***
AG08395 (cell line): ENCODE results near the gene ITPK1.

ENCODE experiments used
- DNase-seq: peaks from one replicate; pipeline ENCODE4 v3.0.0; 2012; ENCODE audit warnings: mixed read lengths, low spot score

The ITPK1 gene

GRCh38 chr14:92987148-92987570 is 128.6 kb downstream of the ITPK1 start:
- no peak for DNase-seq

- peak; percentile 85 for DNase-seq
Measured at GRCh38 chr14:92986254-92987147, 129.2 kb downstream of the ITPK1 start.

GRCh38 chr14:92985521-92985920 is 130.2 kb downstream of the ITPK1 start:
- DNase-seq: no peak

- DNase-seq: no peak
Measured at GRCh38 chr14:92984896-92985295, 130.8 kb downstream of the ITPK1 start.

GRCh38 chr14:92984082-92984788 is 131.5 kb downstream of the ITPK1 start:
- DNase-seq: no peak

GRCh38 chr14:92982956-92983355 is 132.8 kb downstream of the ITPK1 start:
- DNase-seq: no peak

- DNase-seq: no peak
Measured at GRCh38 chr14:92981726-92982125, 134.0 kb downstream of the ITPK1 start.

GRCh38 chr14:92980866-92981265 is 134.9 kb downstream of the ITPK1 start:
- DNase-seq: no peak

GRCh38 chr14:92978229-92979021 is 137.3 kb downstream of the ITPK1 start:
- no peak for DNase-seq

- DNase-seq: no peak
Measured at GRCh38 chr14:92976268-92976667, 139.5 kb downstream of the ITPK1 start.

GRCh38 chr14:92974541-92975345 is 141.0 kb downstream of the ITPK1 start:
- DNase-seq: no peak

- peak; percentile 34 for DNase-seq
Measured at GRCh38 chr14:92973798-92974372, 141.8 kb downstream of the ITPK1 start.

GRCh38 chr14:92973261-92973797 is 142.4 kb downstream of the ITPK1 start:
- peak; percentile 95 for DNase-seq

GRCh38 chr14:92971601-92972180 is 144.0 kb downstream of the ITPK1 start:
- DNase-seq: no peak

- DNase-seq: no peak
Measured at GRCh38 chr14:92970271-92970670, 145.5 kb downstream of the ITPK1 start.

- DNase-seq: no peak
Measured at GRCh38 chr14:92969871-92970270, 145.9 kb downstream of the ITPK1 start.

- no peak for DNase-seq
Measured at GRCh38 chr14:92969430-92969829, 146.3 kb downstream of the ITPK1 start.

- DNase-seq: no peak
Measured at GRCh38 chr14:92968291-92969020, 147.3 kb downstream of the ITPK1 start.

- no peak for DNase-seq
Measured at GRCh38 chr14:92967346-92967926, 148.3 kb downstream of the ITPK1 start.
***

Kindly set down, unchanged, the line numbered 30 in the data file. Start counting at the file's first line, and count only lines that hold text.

- peak; percentile 95 for DNase-seq